Take the 2-minute tour ×
Stack Overflow is a question and answer site for professional and enthusiast programmers. It's 100% free, no registration required.

Often an object I use will have (signed) int parameters (e.g. int iSize) which eventually store how large something should be. At the same time, I will often initialize them to -1 to signify that the object (etc) hasn't been setup / hasn't been filled / isn't ready for use.

I often end up with the warning comparison between signed and unsigned integer, when I do something like if( iSize >= someVector.size() ) { ... }.

Thus, I nominally don't want to be using an unsigned int. Are there any situations where this will lead to an error or unexpected behavior?

If not: what is the best way to handle this? If I use the compiler flag -Wno-sign-compare I could (hypothetically) miss a situation in which I should be using an unsigned int (or something like that). So should I just use a cast when comparing with an unsigned int--e.g. if( iSize >= (int)someVector.size() ) { ... } ?

share|improve this question
Absolutely it can result it unexpected (but defined) results. –  WhozCraig Jan 27 '13 at 22:35

1 Answer 1

up vote 5 down vote accepted

Yes, there are, and very subtle ones. If you are curious, you can check this interesting presentation by Stephan T. Lavavej about arithmetic conversion and a bug in Microsoft's implementation of STL which was caused just by signed vs unsigned comparison.

In general, the problem is due to the fact that because of complement 2 arithmetic, a very small negative integral value has the same bit representation as a very big unsigned integral value (e.g. -1 = 0xFFFF = 65535).

In the specific case of checking size(), why not using type size_t for iSize in the first place? Unsigned values just give you greater expressivity, use it.

And if you do not want to declare iSize as size_t, just make it clear by using an explicit cast that you are aware of the nature of this comparison. The compiler is trying to do you a favor with those warnings and, as you correctly wrote, there might be situations where ignoring them would cause you a very bad headache.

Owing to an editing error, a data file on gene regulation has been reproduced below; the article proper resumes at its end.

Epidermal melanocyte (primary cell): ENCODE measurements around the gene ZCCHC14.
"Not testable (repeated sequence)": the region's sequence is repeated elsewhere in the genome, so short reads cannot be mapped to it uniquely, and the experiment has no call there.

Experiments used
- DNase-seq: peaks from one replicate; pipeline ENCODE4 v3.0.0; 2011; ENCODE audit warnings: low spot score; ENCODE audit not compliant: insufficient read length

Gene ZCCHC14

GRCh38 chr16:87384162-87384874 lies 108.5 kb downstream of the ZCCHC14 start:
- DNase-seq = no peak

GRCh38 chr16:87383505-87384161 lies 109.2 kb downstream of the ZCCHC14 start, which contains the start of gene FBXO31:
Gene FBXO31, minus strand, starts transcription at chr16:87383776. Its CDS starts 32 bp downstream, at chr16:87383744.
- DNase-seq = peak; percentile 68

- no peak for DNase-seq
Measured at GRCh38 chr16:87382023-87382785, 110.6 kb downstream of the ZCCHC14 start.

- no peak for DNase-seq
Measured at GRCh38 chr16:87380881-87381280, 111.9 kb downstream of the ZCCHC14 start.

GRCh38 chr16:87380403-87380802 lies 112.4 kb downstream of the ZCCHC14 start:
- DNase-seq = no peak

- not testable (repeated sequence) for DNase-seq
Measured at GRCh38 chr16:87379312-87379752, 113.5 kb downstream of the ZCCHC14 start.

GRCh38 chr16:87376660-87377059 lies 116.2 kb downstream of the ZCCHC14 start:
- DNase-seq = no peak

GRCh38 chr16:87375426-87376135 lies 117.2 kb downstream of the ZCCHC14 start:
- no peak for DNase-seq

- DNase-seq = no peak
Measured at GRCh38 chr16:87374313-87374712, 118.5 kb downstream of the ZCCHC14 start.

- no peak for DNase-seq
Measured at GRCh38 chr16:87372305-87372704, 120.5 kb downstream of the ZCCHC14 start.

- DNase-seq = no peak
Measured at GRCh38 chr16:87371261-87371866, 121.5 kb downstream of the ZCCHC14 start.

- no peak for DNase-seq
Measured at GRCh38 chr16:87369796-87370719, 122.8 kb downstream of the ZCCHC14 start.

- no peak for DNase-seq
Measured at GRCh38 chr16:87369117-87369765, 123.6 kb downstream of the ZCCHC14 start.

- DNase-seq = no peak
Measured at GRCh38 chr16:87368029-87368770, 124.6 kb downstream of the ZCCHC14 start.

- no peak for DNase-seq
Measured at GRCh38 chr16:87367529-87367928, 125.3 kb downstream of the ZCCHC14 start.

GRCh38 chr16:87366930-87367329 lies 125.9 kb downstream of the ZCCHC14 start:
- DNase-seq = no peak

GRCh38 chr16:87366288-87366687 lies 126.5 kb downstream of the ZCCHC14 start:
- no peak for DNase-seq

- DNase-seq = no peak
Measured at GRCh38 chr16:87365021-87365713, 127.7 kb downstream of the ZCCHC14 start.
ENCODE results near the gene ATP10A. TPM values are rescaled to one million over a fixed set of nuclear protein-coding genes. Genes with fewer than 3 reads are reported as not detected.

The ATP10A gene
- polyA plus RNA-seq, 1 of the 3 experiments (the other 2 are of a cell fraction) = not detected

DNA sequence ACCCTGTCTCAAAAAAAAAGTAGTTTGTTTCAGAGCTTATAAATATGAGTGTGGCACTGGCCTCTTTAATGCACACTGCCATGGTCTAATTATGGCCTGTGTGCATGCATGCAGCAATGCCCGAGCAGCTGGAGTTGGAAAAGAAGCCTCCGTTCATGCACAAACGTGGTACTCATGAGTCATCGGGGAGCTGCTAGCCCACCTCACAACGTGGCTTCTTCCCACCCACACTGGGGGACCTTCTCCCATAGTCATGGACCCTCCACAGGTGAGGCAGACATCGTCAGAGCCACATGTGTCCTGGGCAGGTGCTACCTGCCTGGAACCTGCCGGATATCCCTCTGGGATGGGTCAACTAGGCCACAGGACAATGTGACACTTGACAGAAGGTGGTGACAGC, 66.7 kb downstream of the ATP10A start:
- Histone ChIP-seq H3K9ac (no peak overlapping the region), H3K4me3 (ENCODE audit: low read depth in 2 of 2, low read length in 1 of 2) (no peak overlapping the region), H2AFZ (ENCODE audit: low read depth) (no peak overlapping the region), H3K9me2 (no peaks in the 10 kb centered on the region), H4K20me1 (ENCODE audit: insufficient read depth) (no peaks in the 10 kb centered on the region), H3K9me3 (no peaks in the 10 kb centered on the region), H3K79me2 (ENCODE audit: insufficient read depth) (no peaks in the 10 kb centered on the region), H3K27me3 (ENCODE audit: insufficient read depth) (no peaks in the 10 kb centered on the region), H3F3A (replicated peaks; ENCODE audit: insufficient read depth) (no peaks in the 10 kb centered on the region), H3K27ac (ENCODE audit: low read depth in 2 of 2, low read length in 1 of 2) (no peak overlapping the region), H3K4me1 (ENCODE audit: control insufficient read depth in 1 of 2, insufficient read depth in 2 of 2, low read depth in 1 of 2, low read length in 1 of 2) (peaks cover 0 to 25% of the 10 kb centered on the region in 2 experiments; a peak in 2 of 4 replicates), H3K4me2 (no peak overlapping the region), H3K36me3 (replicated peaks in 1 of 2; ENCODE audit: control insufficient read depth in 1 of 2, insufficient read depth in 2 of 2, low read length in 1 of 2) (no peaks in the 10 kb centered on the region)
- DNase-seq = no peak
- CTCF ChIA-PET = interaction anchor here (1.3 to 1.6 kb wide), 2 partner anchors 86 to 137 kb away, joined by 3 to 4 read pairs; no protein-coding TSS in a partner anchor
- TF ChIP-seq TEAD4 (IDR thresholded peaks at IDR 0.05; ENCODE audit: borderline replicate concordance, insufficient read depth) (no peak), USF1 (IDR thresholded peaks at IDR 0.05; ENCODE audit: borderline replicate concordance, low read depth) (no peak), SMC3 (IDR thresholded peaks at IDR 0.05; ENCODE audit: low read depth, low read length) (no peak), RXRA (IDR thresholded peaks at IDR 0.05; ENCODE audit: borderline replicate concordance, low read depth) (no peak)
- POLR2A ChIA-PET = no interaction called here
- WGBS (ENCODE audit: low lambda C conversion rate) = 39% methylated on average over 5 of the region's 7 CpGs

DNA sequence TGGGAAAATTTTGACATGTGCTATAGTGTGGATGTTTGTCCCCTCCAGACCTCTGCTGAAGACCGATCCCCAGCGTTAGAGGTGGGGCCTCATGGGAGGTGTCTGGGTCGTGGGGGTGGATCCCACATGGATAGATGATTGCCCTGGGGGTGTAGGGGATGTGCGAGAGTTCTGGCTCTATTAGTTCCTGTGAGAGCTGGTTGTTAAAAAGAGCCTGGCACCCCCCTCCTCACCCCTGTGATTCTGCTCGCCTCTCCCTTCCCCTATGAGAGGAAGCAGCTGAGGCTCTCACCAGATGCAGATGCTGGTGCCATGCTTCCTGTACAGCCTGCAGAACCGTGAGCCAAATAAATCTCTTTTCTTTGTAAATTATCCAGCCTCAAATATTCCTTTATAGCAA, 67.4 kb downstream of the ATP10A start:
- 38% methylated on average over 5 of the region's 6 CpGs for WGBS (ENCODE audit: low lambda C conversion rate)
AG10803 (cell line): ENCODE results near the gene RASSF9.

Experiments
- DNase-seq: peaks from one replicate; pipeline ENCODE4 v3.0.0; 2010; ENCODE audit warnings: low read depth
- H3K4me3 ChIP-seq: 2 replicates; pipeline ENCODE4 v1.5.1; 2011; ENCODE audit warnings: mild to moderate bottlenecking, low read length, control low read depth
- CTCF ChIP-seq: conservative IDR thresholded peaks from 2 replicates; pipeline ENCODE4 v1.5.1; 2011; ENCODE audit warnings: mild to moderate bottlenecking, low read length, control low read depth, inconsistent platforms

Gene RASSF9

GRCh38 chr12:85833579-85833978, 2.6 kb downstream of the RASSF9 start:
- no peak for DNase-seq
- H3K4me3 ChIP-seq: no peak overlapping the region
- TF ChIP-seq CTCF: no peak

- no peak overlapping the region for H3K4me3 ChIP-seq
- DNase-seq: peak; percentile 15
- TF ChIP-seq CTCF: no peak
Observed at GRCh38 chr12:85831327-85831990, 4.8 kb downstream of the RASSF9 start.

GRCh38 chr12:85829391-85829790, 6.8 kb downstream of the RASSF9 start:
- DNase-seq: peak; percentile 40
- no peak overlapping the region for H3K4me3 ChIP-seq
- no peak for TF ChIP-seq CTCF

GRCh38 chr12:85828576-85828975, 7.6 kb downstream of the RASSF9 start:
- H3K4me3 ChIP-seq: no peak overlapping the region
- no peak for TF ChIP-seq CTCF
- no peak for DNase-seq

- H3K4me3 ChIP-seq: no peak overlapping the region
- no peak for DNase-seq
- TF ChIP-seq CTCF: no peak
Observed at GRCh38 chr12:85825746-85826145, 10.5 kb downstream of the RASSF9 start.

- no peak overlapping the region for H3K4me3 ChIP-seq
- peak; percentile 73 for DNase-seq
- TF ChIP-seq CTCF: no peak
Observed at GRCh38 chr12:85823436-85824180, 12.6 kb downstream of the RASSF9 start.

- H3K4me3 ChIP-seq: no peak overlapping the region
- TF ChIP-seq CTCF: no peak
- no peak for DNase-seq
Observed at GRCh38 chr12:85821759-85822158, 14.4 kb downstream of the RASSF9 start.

Thus, if iSize is sometimes negative (and should be evaluated as less than all unsigned int values of size()), use the idiom: if ((iSize < 0) || ((unsigned)iSize < somevector.size())) ...

share|improve this answer
As I said, I use iSize for other purposes (with negative values). Thus it seems I explicitly don't want to cast it as an unsigned int (won't (unsigned int)-1 be > someVector.size() == true ?). That's why I explicitly asked if I should cast the .size() into a signed int --- are you saying that's the appropriate solution? –  zhermes Jan 27 '13 at 22:43
@zhermes: Yes, the appropriate solution is to cast the result of size() to a signed int: if (iSize < (int)v.size()) ... –  Andy Prowl Jan 27 '13 at 22:45
@AndyProwl It's almost always appropriate, as you generally don't want to use unsigned except in special cases. Depending on the platform (or to ensure portability later), you may want to write and use checked_cast, which will verify that the value you convert is in bounds. –  James Kanze Jan 27 '13 at 22:47
@zhermes: are you "absolutely" certain that casting the result of size() (which is probably unsigned long) to an signed int will not result in a negative number? How certain? Was that -1% certain? :) –  rici Jan 27 '13 at 22:59
@AndyProwl: does that lead you to re-evaluate the wisdom of "use the cast: if( iSize >= (int)someVector.size() )" ? I'd say that the correct expression, given your hypothesis "if iSize is sometimes negative (and should be evaluated as less than all unsigned int values of size())", would be if (iSize < 0 || (unsigned)iSize < somevector.size()), which is a precise statement of the stated goal. I stand by my claim that overloading iSize with an "unset" indicator is suboptimal. –  rici Jan 28 '13 at 15:34

Your Answer


By posting your answer, you agree to the privacy policy and terms of service.

Not the answer you're looking for? Browse other questions tagged or ask your own question.